Many people use the terms “mediation” and “arbitration” interchangeably, mistakenly believing they are two different words that mean the same thing. While the English language is curiously replete with examples of different words with the same meaning (i.e. “car” and “automobile”), the words “mediation” and “arbitration” are not such a pair.
The confusion is possibly caused by the concepts of the two often appearing in the same contractual provision, and maybe even in the same sentence. Adding to the confusion is that the vast majority of individuals who function as mediators will also function as arbitrators.
Mediation is a “settlement conference,” presided over by a mediator, who will attempt to the get the parties to come to a negotiated settlement to resolve their dispute. A mediator will use their powers of persuasion to broker a settlement by encouraging one side to give more than they think they should have to give, while simultaneously encouraging the other side to take less than they think they are entitled to receive. While engaged in mediation, a party cannot be forced to settle by the mediator, and by participating in the mediation process, a party does not give up their right to proceed with arbitration or trial if a settlement cannot be reached.
Arbitration basically serves as a substitute for a trial with the arbitrator being the “judge” who will listen to the testimony, review the evidence and ultimately render a decision, which equates to a judgment received in a court proceeding. The use of the arbitration process, rather than the judicial system, is oftentimes required by the terms of a contract entered into by the parties, such as a listing agreement, purchase agreement, or employment contract. The terms of the contract will also usually specify the number of arbitrators, the rules and procedures that will apply to the arbitration, and the circumstances, if any, under which the parties may opt out of arbitration.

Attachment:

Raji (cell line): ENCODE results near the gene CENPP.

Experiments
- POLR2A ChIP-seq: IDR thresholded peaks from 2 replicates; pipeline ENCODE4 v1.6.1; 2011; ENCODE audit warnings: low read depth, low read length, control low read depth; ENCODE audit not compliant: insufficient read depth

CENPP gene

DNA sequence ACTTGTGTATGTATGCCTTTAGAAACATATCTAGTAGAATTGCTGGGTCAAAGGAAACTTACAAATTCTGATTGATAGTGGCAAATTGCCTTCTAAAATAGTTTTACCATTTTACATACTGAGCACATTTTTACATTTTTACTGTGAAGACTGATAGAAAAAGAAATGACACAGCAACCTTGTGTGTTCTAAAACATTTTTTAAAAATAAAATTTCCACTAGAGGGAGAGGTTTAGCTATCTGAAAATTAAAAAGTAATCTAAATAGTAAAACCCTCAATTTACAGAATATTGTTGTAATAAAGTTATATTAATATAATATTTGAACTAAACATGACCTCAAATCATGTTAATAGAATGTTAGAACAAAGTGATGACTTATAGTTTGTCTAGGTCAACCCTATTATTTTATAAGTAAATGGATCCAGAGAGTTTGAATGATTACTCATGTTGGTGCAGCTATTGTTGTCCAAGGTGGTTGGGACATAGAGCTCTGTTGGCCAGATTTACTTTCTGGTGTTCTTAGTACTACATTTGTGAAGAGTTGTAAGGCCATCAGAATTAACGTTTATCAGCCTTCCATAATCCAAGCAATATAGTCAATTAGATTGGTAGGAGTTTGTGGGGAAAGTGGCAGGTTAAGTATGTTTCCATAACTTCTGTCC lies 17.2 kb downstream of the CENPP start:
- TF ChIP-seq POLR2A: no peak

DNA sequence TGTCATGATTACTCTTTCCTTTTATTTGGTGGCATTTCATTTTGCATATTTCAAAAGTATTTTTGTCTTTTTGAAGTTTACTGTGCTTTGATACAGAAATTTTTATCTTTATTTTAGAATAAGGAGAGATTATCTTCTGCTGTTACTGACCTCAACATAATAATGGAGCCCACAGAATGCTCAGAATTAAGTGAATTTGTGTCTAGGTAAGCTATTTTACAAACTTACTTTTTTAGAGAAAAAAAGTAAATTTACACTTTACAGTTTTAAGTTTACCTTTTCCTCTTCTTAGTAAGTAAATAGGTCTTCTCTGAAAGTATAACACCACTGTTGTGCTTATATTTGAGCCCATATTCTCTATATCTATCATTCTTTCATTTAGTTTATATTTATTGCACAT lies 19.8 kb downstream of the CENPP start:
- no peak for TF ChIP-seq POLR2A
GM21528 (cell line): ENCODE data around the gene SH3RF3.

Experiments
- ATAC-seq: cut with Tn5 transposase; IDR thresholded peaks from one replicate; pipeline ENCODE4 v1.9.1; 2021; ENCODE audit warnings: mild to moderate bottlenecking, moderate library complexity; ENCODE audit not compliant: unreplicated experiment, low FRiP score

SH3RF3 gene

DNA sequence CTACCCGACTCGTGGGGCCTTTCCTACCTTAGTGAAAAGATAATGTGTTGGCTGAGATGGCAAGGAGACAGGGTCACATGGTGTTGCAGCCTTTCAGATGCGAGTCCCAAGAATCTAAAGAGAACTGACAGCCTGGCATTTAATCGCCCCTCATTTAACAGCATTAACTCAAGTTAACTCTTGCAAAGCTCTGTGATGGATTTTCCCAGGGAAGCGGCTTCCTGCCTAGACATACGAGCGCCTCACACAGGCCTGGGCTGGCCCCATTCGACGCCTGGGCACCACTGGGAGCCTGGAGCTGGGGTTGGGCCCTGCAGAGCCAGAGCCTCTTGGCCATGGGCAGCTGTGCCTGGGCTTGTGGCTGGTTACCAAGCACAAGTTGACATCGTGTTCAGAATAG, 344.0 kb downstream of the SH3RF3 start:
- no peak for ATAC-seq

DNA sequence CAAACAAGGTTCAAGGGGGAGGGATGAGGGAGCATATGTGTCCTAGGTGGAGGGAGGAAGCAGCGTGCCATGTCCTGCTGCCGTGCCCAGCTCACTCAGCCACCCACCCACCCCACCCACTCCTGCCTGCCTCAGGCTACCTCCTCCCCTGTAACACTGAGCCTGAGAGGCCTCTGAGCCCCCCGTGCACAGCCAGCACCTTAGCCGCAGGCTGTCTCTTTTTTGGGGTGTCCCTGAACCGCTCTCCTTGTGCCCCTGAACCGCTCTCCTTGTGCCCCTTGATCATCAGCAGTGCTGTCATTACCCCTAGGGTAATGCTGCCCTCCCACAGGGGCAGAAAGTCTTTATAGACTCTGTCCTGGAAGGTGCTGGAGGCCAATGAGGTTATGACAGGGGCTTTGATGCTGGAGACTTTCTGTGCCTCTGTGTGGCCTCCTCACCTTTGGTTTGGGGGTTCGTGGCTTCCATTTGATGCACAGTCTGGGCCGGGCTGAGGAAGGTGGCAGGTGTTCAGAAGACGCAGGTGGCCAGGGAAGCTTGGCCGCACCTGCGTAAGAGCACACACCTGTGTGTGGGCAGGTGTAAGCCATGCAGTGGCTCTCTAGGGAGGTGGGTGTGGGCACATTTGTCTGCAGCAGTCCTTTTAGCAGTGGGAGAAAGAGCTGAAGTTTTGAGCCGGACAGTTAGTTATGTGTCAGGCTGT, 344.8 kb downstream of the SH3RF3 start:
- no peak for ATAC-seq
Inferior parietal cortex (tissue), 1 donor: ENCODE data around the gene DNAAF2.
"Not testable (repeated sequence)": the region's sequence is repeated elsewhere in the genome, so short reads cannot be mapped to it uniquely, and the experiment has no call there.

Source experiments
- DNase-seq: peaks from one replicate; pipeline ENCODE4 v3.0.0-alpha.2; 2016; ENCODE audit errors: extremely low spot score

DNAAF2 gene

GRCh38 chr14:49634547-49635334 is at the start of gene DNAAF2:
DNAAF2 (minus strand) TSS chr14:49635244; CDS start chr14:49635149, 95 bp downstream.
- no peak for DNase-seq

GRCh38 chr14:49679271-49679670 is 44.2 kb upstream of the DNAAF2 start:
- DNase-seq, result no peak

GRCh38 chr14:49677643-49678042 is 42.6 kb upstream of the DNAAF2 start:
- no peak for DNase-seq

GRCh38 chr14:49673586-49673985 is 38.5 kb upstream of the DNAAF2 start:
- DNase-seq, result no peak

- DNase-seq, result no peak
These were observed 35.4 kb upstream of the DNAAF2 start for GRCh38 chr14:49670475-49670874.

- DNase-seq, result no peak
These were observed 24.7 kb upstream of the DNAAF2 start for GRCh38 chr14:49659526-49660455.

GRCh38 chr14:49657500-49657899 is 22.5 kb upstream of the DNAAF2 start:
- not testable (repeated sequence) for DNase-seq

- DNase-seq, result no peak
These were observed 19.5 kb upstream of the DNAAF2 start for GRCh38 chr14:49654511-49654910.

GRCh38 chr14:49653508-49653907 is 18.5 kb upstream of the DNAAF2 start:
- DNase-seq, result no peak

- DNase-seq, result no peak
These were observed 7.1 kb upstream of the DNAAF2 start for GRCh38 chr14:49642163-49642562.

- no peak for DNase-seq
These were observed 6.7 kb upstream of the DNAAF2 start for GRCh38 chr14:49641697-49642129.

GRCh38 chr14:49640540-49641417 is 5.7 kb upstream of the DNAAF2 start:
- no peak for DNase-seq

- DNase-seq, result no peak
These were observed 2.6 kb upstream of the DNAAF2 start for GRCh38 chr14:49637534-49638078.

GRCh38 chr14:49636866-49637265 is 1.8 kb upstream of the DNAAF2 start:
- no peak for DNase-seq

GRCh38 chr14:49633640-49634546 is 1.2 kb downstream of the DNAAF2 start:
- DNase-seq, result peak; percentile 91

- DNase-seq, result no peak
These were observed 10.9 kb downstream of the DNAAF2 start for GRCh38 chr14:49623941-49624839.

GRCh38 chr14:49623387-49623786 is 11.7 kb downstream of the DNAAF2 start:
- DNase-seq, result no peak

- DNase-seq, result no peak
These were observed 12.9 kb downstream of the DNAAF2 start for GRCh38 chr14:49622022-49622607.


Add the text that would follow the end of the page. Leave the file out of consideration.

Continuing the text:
While there is a general belief that arbitration proceedings are both quicker and less costly than judicial proceedings, such is not always the case. One big distinction, however, does exist; namely, that except under very limited circumstances, which seldom arise, an arbitration award is final, and is not subject to being reversed upon an appeal. On the other hand, the right of a party dissatisfied with a judgment rendered by a judge or jury always has the right to appeal the judgment to an appellate court.